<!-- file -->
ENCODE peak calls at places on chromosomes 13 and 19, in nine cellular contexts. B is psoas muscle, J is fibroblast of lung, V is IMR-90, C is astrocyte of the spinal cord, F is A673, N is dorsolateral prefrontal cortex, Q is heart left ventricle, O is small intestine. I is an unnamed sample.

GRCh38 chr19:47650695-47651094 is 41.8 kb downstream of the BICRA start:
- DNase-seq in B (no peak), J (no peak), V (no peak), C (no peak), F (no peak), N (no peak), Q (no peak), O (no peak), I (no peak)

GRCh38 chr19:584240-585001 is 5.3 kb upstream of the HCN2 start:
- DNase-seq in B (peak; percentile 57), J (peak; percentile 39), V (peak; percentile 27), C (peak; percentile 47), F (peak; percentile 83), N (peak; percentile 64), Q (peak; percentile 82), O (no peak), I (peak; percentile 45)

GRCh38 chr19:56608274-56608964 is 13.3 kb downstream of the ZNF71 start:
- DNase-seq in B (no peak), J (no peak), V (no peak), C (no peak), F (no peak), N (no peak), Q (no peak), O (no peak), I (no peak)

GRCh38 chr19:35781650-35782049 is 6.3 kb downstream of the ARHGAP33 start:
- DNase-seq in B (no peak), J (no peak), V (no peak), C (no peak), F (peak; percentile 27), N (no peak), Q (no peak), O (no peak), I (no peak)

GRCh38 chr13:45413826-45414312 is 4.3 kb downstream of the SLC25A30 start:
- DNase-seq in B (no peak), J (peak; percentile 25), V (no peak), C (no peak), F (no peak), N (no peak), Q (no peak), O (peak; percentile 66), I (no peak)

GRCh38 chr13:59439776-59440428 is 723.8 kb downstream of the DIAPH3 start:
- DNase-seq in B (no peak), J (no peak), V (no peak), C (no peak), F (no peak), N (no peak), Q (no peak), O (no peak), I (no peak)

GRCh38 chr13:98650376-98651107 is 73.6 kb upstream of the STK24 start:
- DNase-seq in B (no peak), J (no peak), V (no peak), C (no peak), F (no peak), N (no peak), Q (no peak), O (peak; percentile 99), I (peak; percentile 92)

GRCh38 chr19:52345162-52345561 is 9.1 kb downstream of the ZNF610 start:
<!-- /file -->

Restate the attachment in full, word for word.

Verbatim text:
ENCODE peak calls at places on chromosomes 13 and 19, in nine cellular contexts. B is psoas muscle, J is fibroblast of lung, V is IMR-90, C is astrocyte of the spinal cord, F is A673, N is dorsolateral prefrontal cortex, Q is heart left ventricle, O is small intestine. I is an unnamed sample.

GRCh38 chr19:47650695-47651094 is 41.8 kb downstream of the BICRA start:
- DNase-seq in B (no peak), J (no peak), V (no peak), C (no peak), F (no peak), N (no peak), Q (no peak), O (no peak), I (no peak)

GRCh38 chr19:584240-585001 is 5.3 kb upstream of the HCN2 start:
- DNase-seq in B (peak; percentile 57), J (peak; percentile 39), V (peak; percentile 27), C (peak; percentile 47), F (peak; percentile 83), N (peak; percentile 64), Q (peak; percentile 82), O (no peak), I (peak; percentile 45)

GRCh38 chr19:56608274-56608964 is 13.3 kb downstream of the ZNF71 start:
- DNase-seq in B (no peak), J (no peak), V (no peak), C (no peak), F (no peak), N (no peak), Q (no peak), O (no peak), I (no peak)

GRCh38 chr19:35781650-35782049 is 6.3 kb downstream of the ARHGAP33 start:
- DNase-seq in B (no peak), J (no peak), V (no peak), C (no peak), F (peak; percentile 27), N (no peak), Q (no peak), O (no peak), I (no peak)

GRCh38 chr13:45413826-45414312 is 4.3 kb downstream of the SLC25A30 start:
- DNase-seq in B (no peak), J (peak; percentile 25), V (no peak), C (no peak), F (no peak), N (no peak), Q (no peak), O (peak; percentile 66), I (no peak)

GRCh38 chr13:59439776-59440428 is 723.8 kb downstream of the DIAPH3 start:
- DNase-seq in B (no peak), J (no peak), V (no peak), C (no peak), F (no peak), N (no peak), Q (no peak), O (no peak), I (no peak)

GRCh38 chr13:98650376-98651107 is 73.6 kb upstream of the STK24 start:
- DNase-seq in B (no peak), J (no peak), V (no peak), C (no peak), F (no peak), N (no peak), Q (no peak), O (peak; percentile 99), I (peak; percentile 92)

GRCh38 chr19:52345162-52345561 is 9.1 kb downstream of the ZNF610 start: